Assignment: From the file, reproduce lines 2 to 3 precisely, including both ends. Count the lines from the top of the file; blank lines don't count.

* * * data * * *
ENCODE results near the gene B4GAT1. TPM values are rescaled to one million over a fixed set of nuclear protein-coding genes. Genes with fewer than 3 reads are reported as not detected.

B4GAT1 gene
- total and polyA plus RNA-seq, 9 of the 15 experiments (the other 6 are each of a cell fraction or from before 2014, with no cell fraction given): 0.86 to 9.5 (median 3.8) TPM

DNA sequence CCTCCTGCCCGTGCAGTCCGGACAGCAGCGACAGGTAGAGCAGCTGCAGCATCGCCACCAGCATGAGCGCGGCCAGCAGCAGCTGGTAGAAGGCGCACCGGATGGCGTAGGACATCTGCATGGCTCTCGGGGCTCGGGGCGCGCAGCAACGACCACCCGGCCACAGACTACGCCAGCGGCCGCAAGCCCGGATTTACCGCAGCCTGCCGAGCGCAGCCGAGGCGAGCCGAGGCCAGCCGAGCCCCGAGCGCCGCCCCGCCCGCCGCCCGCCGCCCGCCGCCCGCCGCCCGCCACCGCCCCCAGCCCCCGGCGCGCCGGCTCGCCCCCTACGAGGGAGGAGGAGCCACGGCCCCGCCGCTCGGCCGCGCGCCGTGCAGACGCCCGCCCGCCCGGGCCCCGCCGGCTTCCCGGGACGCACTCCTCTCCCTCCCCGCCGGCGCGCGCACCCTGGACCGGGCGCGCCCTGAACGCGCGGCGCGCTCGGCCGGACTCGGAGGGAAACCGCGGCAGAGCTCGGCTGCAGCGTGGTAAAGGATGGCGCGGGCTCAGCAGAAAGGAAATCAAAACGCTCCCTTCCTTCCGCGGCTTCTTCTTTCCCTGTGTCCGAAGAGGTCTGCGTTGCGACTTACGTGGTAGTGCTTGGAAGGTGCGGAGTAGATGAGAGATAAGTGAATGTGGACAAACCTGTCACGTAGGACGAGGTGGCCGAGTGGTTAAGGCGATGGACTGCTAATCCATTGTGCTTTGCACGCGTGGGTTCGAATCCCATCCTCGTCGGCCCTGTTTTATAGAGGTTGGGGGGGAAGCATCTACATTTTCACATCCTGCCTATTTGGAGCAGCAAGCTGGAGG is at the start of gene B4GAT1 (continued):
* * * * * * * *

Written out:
B4GAT1 gene
- total and polyA plus RNA-seq, 9 of the 15 experiments (the other 6 are each of a cell fraction or from before 2014, with no cell fraction given): 0.86 to 9.5 (median 3.8) TPM